Improving Equity Compensation at Coinbase

Unlocking the proverbial golden handcuffs.

Today we’re announcing a change to our stock option program that will have a huge impact on how future Coinbase employees are compensated. We’ve extended the post-termination option exercise window from the standard 90 days to seven years for new employees who join and stay at least two years.

This change is designed to alleviate the serious financial burden many startup employees face when they leave a company. If left unresolved, this burden can cause them to lose their hard earned, and already vested, equity. Although this type of program is still relatively rare, we think it is more fair, and will help us create a better culture at Coinbase.

We feel it is unfair that employees who have vested some amount of equity can still lose their stock options due to their financial situation.

We hope fixing this issue will continue as a trend in Silicon Valley and beyond. Fred Ehrsam and I were influenced to make this decision largely by Sam Altman and Pinterest, so we’d like to acknowledge them.

What does this mean?

Employees at startups are often compensated with stock options — the right to purchase stock in the company at a fixed price — which typically vests over a four year period. When it comes time for an employee to exercise his or her vested option to purchase stock, the employee needs to pay the exercise price (this requires some cash out of pocket), plus any associated tax liability (which requires even more cash out of pocket). For employees of private companies who may not be able to sell their shares in a liquid market, it may be difficult to pay these expenses out of pocket.

Stock options aren’t on most employee’s minds day to day. But when it comes time to change roles, they can have a rude awakening.

Most companies allow only 90 days for employees to purchase stock after they leave the company. If the employee cannot come up with the cash during that time (to exercise and pay the taxes), they are often forced to forfeit their option. The resulting “golden handcuffs” encourage employees to entrench themselves at a company, even if they wish to pursue other opportunities. They must await an IPO or a liquid market for the stock which would allow the employee to offset exercise costs with stock sales. To be sure, golden handcuffs incent retention (especially during difficult times), but come at the expense of the employee. It also can lead to retaining people who don’t really want to be at the company which can hurt the culture.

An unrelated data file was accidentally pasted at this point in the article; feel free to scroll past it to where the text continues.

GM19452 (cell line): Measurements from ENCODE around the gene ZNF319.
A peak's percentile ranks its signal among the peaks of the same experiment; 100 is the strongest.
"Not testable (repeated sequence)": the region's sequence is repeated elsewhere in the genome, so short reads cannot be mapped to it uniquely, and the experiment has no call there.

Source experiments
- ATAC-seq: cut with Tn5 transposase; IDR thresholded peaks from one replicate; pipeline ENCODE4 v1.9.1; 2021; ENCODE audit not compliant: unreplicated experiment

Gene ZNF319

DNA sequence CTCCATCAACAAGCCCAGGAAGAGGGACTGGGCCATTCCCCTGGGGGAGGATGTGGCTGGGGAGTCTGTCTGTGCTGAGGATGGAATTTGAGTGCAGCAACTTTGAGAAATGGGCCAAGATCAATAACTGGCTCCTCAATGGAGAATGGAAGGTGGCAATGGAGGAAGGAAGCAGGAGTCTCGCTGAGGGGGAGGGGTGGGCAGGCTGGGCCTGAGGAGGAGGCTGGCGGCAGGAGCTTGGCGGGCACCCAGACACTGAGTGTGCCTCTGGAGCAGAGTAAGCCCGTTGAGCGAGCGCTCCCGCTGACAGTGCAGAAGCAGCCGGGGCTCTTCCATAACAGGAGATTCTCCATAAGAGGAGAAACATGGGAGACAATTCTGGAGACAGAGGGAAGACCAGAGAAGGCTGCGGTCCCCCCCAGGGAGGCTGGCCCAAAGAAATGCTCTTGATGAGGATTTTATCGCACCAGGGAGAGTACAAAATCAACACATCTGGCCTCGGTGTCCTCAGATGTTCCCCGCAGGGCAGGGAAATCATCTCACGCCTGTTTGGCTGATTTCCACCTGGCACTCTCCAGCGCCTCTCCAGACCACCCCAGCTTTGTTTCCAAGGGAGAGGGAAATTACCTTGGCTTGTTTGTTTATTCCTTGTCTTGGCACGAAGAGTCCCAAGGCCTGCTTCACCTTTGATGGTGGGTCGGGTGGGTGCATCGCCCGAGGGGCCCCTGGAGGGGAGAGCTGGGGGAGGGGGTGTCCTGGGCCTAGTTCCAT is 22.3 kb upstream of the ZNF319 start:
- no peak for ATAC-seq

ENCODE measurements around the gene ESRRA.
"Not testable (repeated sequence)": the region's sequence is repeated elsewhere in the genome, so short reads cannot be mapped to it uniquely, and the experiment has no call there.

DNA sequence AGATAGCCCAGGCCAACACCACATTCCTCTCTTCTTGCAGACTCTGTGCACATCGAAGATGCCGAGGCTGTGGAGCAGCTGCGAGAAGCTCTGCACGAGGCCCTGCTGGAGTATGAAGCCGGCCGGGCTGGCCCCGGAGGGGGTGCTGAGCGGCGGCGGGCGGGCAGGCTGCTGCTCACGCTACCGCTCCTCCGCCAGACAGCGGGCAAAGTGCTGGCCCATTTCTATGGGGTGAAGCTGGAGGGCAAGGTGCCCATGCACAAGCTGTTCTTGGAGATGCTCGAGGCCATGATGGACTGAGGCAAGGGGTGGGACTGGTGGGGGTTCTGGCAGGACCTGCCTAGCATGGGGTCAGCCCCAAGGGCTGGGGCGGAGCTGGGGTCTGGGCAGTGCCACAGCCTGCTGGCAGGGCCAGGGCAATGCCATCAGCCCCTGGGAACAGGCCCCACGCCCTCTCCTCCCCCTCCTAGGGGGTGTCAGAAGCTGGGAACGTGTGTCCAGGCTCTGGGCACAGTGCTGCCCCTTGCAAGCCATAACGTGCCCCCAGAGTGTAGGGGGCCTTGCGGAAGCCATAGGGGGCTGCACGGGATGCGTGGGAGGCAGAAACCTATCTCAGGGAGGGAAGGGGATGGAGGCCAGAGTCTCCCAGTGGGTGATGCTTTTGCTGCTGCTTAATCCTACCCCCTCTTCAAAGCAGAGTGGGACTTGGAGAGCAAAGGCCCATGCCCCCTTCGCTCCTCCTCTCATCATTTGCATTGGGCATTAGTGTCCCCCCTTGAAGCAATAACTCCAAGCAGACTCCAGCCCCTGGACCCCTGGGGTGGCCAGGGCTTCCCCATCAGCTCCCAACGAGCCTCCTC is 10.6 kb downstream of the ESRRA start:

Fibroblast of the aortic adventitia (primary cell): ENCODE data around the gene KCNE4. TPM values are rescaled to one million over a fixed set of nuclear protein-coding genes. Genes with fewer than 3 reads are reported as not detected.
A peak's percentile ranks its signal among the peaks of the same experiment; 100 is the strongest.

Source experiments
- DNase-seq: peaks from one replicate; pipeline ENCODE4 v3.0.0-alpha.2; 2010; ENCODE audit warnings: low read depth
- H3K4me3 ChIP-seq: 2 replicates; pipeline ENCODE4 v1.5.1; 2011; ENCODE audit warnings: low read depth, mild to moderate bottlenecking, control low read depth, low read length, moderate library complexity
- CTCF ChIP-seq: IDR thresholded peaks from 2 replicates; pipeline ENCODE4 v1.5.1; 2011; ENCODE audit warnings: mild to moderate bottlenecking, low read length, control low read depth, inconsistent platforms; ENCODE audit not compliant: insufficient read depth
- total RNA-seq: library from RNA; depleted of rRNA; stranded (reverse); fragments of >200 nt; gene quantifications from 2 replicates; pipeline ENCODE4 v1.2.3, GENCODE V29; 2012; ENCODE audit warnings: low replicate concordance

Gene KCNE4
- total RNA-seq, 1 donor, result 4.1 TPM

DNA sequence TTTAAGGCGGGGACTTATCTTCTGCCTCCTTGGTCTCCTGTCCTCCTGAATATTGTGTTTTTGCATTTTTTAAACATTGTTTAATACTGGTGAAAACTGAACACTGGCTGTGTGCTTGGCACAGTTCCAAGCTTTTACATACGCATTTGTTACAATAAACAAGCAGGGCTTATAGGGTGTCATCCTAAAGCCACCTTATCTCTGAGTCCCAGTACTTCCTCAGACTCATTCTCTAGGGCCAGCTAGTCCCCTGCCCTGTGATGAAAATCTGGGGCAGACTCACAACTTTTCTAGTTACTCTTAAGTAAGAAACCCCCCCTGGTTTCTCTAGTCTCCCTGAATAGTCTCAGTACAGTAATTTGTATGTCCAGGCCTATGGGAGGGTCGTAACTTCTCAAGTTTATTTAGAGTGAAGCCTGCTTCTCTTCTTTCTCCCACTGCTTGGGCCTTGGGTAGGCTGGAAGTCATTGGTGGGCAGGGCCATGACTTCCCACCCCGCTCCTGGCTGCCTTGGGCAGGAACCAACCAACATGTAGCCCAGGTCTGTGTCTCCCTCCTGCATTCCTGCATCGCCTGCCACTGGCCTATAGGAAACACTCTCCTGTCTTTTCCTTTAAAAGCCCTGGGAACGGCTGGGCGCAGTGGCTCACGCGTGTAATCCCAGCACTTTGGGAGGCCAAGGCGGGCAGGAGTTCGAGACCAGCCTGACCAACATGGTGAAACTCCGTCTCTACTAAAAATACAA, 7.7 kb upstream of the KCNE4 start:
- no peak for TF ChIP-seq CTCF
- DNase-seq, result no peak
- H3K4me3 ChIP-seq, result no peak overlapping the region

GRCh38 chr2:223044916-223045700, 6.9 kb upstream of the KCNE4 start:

Some companies, like Equidate, have been created to try and solve this problem in Silicon Valley, which has helped a great deal. However, they only work for companies where there is a high demand for their private stock, so it is only a partial solution.

Why did we decide to make this change?

  1. We believe this forward-thinking policy will demonstrate our commitment to treating employees fairly, even when it inconveniences the company, and that will attract the best and the brightest to come work with us.
  2. We also believe that by saying “you are free to leave at any time” we will create a better culture at Coinbase of people who really want to be here.
  3. We feel it is unfair that if a hard-working employee has vested some amount of equity, he or she can still lose it due to their financial situation. The opportunity to vest additional equity in the future is what should retain employees, not the fear of losing equity they have already vested.
  4. Shorter option exercise windows operate to the disadvantage of less wealthy employees who cannot come up with cash out of pocket, whereas wealthy employees may still have the freedom to change jobs.
By saying “you are free to leave at any time” we hope to create a better culture at Coinbase of people who really want to be here.

What are the terms?

New employees who join Coinbase as of August 2015 will automatically be set up with these new stock option terms. Coinbase is considering additional options to provide similar benefits to existing employees.

Coinbase founders Fred Ehrsam and Brian Armstrong at their first office in 2012, exercising their options.

To learn more about Coinbase you can read more here. We are the most popular place to buy and sell bitcoin in 26 countries. Our goal is to build financial infrastructure for the world where someday all payments flow over a fast, cheap, and global network that isn’t controlled by any one country or company. A truly open network for money. Come join us.